May 01, 2006

Democracy is about not getting what you want, and how we all deal with that.

Democratic governments do not execute the will of the people. They can't.

First of all, it would only work if everyone can vote for a party they completely agree with. That's not possible. In extreme cases, such as the one-and-a-half party system in the US's, it is absolutely impossible, but even with 5 or 10 major parties, it simply cannot work perfectly. So, every voter has to compromise to some extent - deciding which party he or she has more in common with.

Secondly, most parties have more than one issue to deal with. Not only do they need to prioritize between their issues, they also become susceptible to horse-trading - getting one of their ideas accepted, in exchange for dropping another. The people supporting the party may not have the same sense of priority, or may consider the deal unfair. So, while a ruling coalition may have a majority, any of its decisions may represent only a minority view of the voting public.

A democracy that closely mirrors the will of the people needs to have several major ("full-service") party. Its health is probably mirrored in the regularity with which single-issue parties participate and gain seats at the table. People need to learn to pick parties based on the degree to which their platform coincides with their own priorities, and realise that they will be disappointed, time and again. Perhaps most importantly, everyone needs to be able to distinguish between normal horse-trading and the betrayal of fundamental principles or specifics of the party platform.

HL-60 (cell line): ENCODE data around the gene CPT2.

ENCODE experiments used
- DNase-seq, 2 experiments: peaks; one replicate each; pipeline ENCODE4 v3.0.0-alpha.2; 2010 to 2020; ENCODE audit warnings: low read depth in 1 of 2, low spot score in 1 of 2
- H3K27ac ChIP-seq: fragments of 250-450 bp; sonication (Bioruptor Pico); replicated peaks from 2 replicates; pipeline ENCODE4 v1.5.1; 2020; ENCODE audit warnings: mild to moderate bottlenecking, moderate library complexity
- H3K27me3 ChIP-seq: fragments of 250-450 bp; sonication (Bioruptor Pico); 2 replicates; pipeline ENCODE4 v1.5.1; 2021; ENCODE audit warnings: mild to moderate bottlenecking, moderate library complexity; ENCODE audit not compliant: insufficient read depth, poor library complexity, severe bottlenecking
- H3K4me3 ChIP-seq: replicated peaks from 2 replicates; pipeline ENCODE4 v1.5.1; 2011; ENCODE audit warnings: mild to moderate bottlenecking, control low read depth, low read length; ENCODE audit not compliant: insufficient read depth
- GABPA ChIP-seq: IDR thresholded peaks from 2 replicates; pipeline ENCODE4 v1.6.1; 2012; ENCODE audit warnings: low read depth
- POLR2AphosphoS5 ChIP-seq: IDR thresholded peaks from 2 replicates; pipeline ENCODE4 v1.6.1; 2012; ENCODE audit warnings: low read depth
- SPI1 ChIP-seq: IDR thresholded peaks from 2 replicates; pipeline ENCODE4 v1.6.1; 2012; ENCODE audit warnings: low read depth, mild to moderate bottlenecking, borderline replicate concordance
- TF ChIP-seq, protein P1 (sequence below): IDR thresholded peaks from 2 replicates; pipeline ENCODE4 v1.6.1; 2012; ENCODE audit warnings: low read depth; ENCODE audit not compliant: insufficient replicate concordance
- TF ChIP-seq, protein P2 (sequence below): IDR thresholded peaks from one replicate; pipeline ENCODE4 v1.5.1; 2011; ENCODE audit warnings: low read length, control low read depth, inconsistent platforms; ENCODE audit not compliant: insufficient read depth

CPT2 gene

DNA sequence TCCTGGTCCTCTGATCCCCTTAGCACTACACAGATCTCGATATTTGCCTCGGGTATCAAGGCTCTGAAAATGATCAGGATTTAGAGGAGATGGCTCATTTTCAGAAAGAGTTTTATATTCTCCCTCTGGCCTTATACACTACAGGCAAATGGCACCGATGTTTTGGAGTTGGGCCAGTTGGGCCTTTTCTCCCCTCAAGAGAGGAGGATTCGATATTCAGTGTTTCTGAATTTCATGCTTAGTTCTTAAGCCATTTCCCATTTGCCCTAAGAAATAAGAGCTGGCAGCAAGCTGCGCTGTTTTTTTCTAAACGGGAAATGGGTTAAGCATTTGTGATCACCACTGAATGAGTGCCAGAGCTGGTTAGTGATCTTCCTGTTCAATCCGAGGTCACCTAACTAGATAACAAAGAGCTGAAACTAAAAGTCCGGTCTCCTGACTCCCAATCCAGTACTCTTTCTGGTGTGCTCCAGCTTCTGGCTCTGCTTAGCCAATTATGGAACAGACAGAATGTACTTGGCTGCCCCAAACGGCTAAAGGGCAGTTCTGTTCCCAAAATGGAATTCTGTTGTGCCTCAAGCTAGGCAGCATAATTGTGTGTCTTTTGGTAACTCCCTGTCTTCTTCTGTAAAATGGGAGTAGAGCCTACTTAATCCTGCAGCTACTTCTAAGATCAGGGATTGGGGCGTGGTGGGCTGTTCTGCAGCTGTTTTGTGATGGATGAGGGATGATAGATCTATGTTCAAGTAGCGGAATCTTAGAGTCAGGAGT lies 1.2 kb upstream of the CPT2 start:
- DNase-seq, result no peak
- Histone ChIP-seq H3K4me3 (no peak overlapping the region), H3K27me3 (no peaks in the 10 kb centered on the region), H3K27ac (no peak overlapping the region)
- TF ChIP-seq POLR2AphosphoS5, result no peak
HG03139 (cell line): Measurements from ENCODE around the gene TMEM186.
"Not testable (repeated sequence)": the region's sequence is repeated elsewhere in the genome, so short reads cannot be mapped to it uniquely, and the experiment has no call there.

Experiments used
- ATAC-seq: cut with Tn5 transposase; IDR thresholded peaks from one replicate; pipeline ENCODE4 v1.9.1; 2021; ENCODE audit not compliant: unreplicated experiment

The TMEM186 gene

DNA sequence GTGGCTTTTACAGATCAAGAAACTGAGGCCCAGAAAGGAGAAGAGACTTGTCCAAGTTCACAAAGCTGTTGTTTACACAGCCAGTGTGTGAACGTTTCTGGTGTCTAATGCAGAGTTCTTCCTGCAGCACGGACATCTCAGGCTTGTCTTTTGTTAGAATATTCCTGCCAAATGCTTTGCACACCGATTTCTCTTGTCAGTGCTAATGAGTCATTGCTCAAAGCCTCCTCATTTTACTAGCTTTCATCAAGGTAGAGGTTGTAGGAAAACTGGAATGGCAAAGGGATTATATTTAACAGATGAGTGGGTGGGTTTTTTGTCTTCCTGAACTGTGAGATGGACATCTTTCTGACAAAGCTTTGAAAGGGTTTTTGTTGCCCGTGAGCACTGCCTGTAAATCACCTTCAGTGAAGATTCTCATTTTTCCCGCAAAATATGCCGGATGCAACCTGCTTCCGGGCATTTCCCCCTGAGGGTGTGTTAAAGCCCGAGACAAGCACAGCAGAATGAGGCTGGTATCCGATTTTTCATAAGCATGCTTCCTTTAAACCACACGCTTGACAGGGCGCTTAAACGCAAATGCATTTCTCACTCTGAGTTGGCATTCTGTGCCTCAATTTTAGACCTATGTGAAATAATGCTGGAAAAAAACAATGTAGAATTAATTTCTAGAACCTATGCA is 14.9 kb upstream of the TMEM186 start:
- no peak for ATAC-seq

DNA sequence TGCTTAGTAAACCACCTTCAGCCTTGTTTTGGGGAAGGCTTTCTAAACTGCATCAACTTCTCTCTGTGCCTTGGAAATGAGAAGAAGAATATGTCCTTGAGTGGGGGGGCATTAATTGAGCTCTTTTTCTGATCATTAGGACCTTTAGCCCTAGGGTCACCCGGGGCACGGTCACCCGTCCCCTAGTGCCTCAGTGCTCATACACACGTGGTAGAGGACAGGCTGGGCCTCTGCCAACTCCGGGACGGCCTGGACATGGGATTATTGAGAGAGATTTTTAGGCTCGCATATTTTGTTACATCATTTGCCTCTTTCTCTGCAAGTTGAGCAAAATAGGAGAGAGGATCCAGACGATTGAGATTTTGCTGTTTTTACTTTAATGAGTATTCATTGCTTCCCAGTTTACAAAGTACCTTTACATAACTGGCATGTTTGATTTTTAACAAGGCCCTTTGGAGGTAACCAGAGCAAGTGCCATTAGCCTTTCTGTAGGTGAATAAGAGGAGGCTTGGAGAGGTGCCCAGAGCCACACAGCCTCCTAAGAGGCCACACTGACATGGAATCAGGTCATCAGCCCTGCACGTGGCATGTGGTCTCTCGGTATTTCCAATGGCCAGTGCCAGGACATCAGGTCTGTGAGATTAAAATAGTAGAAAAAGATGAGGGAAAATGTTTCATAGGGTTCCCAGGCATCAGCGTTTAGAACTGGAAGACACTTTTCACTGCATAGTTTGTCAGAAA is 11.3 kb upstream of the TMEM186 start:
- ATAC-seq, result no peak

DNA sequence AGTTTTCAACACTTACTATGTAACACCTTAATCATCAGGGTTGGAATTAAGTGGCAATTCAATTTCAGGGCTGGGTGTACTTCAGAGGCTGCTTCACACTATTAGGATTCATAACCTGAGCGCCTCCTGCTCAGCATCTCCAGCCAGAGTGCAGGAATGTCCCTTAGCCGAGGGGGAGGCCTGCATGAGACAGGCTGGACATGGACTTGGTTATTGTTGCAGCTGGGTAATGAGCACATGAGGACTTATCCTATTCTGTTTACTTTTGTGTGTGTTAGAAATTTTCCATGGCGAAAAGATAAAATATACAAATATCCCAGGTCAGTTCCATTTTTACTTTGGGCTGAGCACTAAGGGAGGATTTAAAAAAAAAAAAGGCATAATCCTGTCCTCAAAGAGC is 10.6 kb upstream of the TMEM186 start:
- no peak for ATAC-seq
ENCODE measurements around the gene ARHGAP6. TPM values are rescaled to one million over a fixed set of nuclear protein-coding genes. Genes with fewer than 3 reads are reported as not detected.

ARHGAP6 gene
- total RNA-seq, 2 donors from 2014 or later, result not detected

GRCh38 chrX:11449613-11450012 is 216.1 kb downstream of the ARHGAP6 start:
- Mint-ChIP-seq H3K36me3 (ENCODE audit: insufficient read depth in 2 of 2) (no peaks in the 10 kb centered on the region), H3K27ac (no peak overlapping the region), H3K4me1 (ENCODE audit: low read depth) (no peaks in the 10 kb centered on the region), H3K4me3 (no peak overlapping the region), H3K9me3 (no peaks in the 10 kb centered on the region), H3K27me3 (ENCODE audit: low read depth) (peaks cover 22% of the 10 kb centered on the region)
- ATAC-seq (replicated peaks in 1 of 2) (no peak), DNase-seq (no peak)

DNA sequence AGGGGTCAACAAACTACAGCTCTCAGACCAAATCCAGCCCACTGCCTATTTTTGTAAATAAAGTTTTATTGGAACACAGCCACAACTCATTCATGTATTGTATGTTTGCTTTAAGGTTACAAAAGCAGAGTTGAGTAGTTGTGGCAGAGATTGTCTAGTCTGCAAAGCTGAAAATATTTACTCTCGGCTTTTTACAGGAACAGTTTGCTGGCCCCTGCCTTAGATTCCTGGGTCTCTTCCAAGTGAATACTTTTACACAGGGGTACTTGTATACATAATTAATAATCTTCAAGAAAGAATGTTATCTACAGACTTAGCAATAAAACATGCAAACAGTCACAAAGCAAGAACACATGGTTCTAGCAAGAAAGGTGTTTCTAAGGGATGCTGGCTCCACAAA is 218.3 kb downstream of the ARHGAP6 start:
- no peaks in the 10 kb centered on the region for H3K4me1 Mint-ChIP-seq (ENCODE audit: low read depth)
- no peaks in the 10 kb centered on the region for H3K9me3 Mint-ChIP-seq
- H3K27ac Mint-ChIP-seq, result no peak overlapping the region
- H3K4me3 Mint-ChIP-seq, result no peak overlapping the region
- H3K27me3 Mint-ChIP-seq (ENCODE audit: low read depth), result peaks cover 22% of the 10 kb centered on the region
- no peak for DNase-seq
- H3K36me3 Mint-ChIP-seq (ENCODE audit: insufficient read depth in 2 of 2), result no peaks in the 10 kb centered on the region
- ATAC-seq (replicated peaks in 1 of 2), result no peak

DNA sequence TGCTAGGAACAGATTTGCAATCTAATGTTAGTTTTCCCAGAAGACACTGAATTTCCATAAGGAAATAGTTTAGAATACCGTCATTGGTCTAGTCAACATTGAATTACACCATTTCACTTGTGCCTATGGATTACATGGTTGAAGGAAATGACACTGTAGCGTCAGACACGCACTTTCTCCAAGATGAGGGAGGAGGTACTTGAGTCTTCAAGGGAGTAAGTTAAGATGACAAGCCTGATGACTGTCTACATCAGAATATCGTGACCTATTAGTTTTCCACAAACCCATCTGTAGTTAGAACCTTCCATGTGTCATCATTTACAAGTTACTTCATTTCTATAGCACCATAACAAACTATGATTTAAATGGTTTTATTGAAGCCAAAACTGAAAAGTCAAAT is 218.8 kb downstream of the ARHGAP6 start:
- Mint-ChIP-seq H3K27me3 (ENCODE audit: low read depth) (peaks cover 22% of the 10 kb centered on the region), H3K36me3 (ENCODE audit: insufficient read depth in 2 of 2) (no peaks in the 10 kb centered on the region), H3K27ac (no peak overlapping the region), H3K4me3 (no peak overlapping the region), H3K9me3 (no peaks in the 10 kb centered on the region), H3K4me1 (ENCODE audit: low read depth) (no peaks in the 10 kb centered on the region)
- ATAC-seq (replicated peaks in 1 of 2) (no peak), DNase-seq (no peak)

The political structures to create a succesfull democracy are clearly debatable. I think that in most cases, a system of proportional representation is needed to create at least 3 or 4 viable, "full-service", longlasting parties. It's also crucial to make single-issue parties attractive without destroying the long-term stability of the system: they can get a few seats and change the focus of the main parties. I also think that in countries where democracy is unstable, or new, voting needs to be a civic duty, i.e. compulsory.

But it seems to me that the actual implementation is less important than the public's political savvy, and it's ability to compromise. A country that doesn't actively promote moderation and compromise, will have a hard time hanging on to democracy.


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